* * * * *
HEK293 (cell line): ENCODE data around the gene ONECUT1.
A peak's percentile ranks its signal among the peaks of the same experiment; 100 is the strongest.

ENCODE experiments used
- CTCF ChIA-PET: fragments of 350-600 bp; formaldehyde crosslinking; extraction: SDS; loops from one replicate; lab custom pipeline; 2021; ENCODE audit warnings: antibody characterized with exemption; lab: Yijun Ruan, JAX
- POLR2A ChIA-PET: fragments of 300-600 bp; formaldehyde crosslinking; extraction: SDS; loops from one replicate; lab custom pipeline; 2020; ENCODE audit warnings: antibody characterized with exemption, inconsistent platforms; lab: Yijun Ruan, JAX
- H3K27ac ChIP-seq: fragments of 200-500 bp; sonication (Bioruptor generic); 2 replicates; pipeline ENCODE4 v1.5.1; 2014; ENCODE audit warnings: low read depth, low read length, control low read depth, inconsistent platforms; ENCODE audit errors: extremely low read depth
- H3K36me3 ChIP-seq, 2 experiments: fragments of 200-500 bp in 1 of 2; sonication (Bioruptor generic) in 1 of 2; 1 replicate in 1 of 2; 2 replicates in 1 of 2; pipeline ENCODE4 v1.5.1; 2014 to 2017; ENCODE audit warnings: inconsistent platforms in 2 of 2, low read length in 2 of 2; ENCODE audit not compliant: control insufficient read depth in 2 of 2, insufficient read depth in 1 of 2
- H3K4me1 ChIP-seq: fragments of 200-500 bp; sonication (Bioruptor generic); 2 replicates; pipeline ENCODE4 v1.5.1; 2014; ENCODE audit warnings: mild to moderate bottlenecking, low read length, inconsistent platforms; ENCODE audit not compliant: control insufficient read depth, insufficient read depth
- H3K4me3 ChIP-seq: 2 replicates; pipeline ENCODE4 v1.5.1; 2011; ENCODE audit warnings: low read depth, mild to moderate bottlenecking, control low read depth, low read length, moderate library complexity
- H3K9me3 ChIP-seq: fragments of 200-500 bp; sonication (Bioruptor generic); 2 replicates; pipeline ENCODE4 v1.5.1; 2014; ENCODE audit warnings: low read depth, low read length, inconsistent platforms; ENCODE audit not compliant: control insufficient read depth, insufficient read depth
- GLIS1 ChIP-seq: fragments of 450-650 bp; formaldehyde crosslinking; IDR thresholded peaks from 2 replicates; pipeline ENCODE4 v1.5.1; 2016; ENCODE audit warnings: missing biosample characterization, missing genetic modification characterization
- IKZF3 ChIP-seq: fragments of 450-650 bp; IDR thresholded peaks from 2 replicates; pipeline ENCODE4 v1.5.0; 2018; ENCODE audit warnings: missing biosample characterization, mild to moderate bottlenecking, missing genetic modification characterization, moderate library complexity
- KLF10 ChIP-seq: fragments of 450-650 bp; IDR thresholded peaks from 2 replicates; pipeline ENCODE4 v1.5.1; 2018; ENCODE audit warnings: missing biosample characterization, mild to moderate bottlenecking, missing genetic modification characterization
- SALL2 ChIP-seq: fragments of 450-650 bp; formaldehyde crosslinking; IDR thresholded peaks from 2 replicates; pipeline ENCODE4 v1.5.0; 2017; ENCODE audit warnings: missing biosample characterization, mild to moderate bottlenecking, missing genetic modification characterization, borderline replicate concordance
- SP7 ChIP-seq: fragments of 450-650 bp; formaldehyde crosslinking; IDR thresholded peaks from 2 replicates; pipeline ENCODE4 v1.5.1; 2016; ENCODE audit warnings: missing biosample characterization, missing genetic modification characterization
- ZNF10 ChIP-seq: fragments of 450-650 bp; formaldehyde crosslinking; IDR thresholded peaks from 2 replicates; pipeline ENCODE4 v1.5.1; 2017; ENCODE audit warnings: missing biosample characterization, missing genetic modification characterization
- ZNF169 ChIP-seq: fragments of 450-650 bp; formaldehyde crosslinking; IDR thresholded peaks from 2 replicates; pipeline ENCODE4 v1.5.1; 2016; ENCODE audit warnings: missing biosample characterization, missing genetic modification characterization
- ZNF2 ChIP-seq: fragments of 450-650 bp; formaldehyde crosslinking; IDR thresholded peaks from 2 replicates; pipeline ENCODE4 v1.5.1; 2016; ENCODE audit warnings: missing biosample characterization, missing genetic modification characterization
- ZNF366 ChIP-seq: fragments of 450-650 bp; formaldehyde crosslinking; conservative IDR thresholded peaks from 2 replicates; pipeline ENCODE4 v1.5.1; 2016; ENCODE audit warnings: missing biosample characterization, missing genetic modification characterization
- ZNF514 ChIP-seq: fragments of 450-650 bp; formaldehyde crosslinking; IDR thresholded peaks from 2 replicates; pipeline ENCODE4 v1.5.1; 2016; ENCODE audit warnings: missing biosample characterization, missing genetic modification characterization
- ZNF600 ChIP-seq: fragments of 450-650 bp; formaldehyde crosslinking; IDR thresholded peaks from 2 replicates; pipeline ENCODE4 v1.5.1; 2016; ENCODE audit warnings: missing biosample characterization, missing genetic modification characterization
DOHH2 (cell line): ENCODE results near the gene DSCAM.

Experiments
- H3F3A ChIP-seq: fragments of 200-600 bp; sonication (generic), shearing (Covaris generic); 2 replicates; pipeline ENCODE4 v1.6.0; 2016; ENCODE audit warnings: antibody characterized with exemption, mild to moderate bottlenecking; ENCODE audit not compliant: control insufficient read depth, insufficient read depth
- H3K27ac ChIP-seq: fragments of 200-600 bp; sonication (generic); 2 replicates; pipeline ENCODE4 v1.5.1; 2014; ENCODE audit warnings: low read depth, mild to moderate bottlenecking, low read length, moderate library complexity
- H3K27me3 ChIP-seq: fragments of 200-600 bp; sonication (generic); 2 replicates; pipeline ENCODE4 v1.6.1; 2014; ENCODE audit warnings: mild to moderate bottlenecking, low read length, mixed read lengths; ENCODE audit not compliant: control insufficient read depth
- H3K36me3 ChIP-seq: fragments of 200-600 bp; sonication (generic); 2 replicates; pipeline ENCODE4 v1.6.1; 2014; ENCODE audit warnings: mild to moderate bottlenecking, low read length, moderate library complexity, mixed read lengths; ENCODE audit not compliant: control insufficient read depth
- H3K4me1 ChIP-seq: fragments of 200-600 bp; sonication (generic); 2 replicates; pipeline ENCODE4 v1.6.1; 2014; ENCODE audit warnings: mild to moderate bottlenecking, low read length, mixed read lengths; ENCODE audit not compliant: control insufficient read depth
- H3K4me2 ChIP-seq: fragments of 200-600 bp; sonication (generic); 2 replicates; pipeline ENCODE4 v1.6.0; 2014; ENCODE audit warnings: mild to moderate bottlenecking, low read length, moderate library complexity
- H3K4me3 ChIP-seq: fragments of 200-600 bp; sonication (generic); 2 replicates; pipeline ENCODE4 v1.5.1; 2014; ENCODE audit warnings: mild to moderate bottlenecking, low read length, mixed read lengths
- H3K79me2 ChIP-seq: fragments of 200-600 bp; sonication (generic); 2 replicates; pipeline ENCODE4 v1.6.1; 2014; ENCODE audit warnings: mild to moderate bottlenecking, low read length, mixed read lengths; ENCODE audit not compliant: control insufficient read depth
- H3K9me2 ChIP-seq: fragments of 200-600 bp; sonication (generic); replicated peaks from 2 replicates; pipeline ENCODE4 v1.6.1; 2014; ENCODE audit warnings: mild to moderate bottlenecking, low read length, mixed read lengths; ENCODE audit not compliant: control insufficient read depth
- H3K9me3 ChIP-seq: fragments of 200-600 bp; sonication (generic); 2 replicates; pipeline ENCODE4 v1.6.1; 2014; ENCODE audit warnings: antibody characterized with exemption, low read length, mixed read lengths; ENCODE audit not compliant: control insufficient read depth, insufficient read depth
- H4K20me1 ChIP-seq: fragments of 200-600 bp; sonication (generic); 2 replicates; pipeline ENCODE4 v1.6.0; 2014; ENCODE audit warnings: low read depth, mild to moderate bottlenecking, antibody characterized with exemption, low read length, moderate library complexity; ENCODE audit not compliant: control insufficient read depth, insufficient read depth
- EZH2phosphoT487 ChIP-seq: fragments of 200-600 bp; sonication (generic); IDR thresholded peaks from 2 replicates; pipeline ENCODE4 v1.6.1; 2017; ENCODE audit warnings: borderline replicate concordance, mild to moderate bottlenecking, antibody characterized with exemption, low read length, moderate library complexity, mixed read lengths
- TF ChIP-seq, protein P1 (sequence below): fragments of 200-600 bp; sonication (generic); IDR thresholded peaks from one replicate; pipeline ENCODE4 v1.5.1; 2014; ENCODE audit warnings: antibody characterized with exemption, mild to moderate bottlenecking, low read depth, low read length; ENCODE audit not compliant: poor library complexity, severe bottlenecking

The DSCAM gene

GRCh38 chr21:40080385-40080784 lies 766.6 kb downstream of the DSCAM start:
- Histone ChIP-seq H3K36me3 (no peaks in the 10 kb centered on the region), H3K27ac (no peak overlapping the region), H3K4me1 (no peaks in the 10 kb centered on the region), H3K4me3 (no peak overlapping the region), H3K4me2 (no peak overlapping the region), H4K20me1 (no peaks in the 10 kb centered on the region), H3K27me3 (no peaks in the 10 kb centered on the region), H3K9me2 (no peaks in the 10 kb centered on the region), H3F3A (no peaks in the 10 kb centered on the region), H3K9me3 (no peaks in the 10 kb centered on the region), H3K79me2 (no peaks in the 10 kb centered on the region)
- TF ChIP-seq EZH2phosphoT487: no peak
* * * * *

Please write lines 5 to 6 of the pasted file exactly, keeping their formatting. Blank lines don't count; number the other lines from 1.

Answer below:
- POLR2A ChIA-PET: fragments of 300-600 bp; formaldehyde crosslinking; extraction: SDS; loops from one replicate; lab custom pipeline; 2020; ENCODE audit warnings: antibody characterized with exemption, inconsistent platforms; lab: Yijun Ruan, JAX
- H3K27ac ChIP-seq: fragments of 200-500 bp; sonication (Bioruptor generic); 2 replicates; pipeline ENCODE4 v1.5.1; 2014; ENCODE audit warnings: low read depth, low read length, control low read depth, inconsistent platforms; ENCODE audit errors: extremely low read depth